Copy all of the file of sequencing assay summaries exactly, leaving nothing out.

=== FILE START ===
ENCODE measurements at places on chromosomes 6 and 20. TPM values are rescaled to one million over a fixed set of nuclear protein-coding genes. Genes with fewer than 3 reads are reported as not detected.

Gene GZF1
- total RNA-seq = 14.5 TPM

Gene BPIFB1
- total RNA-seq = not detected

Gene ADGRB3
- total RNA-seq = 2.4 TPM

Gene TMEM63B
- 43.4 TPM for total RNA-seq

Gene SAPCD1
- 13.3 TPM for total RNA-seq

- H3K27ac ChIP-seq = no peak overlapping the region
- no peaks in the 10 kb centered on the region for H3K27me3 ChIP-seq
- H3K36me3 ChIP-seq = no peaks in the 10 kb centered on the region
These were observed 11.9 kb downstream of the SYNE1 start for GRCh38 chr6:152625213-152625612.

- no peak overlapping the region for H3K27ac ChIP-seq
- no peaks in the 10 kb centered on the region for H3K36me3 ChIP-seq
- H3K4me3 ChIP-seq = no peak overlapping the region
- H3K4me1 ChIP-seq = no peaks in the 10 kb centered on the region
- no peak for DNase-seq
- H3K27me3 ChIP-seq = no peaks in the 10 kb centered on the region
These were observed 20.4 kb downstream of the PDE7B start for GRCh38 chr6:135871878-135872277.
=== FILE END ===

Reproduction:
ENCODE measurements at places on chromosomes 6 and 20. TPM values are rescaled to one million over a fixed set of nuclear protein-coding genes. Genes with fewer than 3 reads are reported as not detected.

Gene GZF1
- total RNA-seq = 14.5 TPM

Gene BPIFB1
- total RNA-seq = not detected

Gene ADGRB3
- total RNA-seq = 2.4 TPM

Gene TMEM63B
- 43.4 TPM for total RNA-seq

Gene SAPCD1
- 13.3 TPM for total RNA-seq

- H3K27ac ChIP-seq = no peak overlapping the region
- no peaks in the 10 kb centered on the region for H3K27me3 ChIP-seq
- H3K36me3 ChIP-seq = no peaks in the 10 kb centered on the region
These were observed 11.9 kb downstream of the SYNE1 start for GRCh38 chr6:152625213-152625612.

- no peak overlapping the region for H3K27ac ChIP-seq
- no peaks in the 10 kb centered on the region for H3K36me3 ChIP-seq
- H3K4me3 ChIP-seq = no peak overlapping the region
- H3K4me1 ChIP-seq = no peaks in the 10 kb centered on the region
- no peak for DNase-seq
- H3K27me3 ChIP-seq = no peaks in the 10 kb centered on the region
These were observed 20.4 kb downstream of the PDE7B start for GRCh38 chr6:135871878-135872277.